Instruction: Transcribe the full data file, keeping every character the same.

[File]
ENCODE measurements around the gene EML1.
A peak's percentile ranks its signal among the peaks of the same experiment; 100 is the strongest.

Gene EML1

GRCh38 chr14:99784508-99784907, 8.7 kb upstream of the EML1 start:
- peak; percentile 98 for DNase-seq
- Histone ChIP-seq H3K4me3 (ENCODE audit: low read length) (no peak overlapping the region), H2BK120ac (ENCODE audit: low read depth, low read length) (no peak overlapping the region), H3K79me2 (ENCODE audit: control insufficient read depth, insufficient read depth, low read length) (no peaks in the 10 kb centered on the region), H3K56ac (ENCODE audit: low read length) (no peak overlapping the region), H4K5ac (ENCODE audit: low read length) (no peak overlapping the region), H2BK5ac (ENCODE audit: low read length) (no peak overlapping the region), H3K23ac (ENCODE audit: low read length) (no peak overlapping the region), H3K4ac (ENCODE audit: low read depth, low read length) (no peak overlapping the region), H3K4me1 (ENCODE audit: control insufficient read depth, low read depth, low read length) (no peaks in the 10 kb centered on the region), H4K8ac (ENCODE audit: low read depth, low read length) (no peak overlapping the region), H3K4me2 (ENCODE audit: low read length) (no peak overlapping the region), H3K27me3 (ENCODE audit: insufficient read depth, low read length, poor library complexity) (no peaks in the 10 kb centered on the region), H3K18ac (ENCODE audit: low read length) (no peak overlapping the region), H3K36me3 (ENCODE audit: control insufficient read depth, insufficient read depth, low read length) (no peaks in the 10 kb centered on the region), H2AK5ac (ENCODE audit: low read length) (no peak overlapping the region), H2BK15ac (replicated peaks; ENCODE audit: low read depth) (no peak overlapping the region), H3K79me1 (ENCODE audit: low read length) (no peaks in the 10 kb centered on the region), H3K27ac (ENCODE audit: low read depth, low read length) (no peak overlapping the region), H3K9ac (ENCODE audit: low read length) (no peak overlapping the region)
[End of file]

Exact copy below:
ENCODE measurements around the gene EML1.
A peak's percentile ranks its signal among the peaks of the same experiment; 100 is the strongest.

Gene EML1

GRCh38 chr14:99784508-99784907, 8.7 kb upstream of the EML1 start:
- peak; percentile 98 for DNase-seq
- Histone ChIP-seq H3K4me3 (ENCODE audit: low read length) (no peak overlapping the region), H2BK120ac (ENCODE audit: low read depth, low read length) (no peak overlapping the region), H3K79me2 (ENCODE audit: control insufficient read depth, insufficient read depth, low read length) (no peaks in the 10 kb centered on the region), H3K56ac (ENCODE audit: low read length) (no peak overlapping the region), H4K5ac (ENCODE audit: low read length) (no peak overlapping the region), H2BK5ac (ENCODE audit: low read length) (no peak overlapping the region), H3K23ac (ENCODE audit: low read length) (no peak overlapping the region), H3K4ac (ENCODE audit: low read depth, low read length) (no peak overlapping the region), H3K4me1 (ENCODE audit: control insufficient read depth, low read depth, low read length) (no peaks in the 10 kb centered on the region), H4K8ac (ENCODE audit: low read depth, low read length) (no peak overlapping the region), H3K4me2 (ENCODE audit: low read length) (no peak overlapping the region), H3K27me3 (ENCODE audit: insufficient read depth, low read length, poor library complexity) (no peaks in the 10 kb centered on the region), H3K18ac (ENCODE audit: low read length) (no peak overlapping the region), H3K36me3 (ENCODE audit: control insufficient read depth, insufficient read depth, low read length) (no peaks in the 10 kb centered on the region), H2AK5ac (ENCODE audit: low read length) (no peak overlapping the region), H2BK15ac (replicated peaks; ENCODE audit: low read depth) (no peak overlapping the region), H3K79me1 (ENCODE audit: low read length) (no peaks in the 10 kb centered on the region), H3K27ac (ENCODE audit: low read depth, low read length) (no peak overlapping the region), H3K9ac (ENCODE audit: low read length) (no peak overlapping the region)